Book review by Dr. Sava Milin, protodeacon
With the blessing of His Holiness Serbian Patriarch Irinej, and with the assistance of the Office of Cooperation with Churches and Religious Communities of the Government of Republic of Serbia, the Publishing Foundation of the Archdiocese of Belgrade-Karlovci offered the public a true spiritual jewel.
With the blessing of His Holiness Irinej, Serbian Patriarch, the Association of War Volunteers 1912-1918 and of their descendants and admirers organized a scientific meeting on the topic “The Role and significance of priests in the Balkan Wars and the First World War”, held at the Serbian Patriarchate in Belgrade on 20 December 2016.
On the afternoon of the 14th/27th of November 2016, a music event performed by the Choir of St James the Brother of God Cathedral and “Branko” Choir of the Patriarchate of Serbia took place in the auditorium of Notre Dame Hotel, near the New Gate. The event was hosted by the Patriarchate of Jerusalem.
From the pen of Bishop Danilo (Krstić) and Hieromonk Amfilohije (Radović), originally published in Serbian (in 1996) and now available in English for the first time, this Catechism book is a great introduction into the basic evangelical teachings of the Orthodox faith and life. Authors of this publication are offering this simple but existential gift to all. This wonderful book belongs to Christian Orthodox Catechism series and explores the mystery of faith in Old and New Testament. Among many other questions it answers these existential inquiries: What is true faith? Who is God? What is God like? Who is man? What is God’s revelation? What is the Bible, or the Holy Scriptures? What is the Old Testament? What is the Tree of the Knowledge of Good and Evil? Why is the Lord Jesus Christ called the God-Man? What did Jesus say on Saturday, the Sabbath? How does the history of the Church begin? It concludes with the chapter on the prayer life of the Church and the last days.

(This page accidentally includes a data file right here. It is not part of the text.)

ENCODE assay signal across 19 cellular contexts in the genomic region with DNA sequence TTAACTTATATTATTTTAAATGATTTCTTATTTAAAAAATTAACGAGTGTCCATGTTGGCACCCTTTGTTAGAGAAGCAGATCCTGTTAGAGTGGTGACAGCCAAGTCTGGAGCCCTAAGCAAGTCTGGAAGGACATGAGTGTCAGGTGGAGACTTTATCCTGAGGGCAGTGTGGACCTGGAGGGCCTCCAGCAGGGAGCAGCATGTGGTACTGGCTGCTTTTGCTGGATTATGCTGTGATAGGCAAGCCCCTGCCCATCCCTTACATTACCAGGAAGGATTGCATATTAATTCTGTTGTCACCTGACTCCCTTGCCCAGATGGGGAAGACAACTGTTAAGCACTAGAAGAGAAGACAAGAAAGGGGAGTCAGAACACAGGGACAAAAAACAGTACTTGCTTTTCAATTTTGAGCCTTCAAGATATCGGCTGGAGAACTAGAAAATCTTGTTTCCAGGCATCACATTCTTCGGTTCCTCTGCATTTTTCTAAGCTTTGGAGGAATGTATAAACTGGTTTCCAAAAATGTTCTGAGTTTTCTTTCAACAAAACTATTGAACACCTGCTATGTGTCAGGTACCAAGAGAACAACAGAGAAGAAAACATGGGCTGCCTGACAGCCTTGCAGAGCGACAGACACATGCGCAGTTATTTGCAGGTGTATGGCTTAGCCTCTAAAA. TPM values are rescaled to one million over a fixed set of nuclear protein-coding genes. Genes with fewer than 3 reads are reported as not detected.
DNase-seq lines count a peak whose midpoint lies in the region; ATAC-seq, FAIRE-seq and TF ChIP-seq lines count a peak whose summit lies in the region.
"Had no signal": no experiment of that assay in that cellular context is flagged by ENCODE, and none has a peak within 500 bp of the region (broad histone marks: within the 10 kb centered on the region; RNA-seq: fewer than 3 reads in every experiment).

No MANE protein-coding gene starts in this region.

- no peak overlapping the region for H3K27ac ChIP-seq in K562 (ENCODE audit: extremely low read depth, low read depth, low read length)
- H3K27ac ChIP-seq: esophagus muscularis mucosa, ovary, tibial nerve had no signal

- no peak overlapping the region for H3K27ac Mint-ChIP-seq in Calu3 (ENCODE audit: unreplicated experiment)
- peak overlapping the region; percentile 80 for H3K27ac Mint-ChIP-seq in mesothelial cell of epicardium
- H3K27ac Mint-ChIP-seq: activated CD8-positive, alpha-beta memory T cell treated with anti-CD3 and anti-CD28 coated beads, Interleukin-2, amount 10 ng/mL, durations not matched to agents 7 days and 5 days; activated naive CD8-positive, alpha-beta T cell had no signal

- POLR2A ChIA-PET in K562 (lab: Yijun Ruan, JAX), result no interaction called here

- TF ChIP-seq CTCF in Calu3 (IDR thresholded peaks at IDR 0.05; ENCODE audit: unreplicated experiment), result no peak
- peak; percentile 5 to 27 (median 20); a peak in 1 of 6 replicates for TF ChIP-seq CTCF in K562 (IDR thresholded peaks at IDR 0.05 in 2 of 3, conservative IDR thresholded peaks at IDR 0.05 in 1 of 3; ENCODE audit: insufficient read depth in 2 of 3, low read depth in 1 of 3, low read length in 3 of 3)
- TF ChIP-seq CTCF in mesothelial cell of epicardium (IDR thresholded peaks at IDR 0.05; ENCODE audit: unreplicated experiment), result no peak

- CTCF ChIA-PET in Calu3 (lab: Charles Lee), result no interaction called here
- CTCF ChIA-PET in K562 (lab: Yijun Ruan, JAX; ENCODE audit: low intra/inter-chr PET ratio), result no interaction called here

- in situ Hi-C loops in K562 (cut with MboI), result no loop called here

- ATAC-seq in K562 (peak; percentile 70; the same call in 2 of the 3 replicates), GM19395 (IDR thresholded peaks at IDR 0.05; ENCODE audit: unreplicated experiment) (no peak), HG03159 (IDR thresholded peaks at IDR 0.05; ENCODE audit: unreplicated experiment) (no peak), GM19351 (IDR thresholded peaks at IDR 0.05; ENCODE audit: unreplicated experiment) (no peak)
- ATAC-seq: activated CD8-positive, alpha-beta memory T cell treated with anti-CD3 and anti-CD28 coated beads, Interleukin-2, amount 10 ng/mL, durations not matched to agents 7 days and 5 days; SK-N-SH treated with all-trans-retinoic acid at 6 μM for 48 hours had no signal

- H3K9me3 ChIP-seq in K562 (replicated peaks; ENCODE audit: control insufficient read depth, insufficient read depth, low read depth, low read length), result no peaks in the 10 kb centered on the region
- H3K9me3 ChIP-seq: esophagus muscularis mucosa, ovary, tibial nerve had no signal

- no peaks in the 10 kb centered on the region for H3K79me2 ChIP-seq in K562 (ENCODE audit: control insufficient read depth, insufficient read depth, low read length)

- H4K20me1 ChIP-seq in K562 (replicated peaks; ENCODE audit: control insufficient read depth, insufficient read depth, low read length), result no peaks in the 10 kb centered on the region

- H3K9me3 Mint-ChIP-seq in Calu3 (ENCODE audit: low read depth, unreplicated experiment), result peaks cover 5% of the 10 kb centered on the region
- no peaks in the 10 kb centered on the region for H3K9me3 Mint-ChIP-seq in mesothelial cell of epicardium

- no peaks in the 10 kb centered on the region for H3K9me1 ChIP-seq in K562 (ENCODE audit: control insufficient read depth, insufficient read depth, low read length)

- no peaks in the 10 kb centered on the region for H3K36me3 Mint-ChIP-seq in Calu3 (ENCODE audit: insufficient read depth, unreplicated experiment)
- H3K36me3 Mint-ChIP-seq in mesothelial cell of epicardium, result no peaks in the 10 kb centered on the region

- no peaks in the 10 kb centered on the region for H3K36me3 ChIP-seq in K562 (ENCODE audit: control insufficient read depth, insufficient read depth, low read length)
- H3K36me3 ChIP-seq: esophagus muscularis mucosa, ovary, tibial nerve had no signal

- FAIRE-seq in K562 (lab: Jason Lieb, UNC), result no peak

It was good to meet you again in Detroit last week. Congratulations again on your enthronement.
Your Grace: As you know, I distributed a flyer at the Assembly for my new book. I would like to give you more background on why I wrote it.
Many clergy have approached me over the years with their concern that they did not receive enough leadership and management education -- whether in seminary or later. They said they felt less than fully equipped to handle the myriad of practical, administrative, relationship, and management issues facing them in a parish -- in a way consistent with the Orthodox faith and their role as the leader of the parish.
Saint Paraskeva the New was born into a pious family, living during the eleventh century in the village of Epivato, between Silistra and Constantinople. Her older brother Euthymius became a monk, and later he was consecrated as Bishop of Matidia. One day, while attending the divine services, the words of the Lord pierced her heart like an arrow, “If any man will come after Me, let him deny himself” (Mt. 16:24). From that time she began to distribute her clothing to the needy, for which reason she endured much grief from her family.
Upon the death of her parents, the saint was tonsured into monasticism at the age of fifteen. She withdrew to the Jordanian desert where she lived the ascetic life until she reached the age of twenty-five. An angel of the Lord ordered her to return to her homeland, so she stayed at Epivato for two years.
St Paraskeva departed to the Lord at the age of twenty-seven, and was buried near the sea. Because of the many miracles which took place at her grave, her relics were uncovered and found to be incorrupt. They were placed in the church of the Holy Apostles at Epivato, where they remained for about 175 years.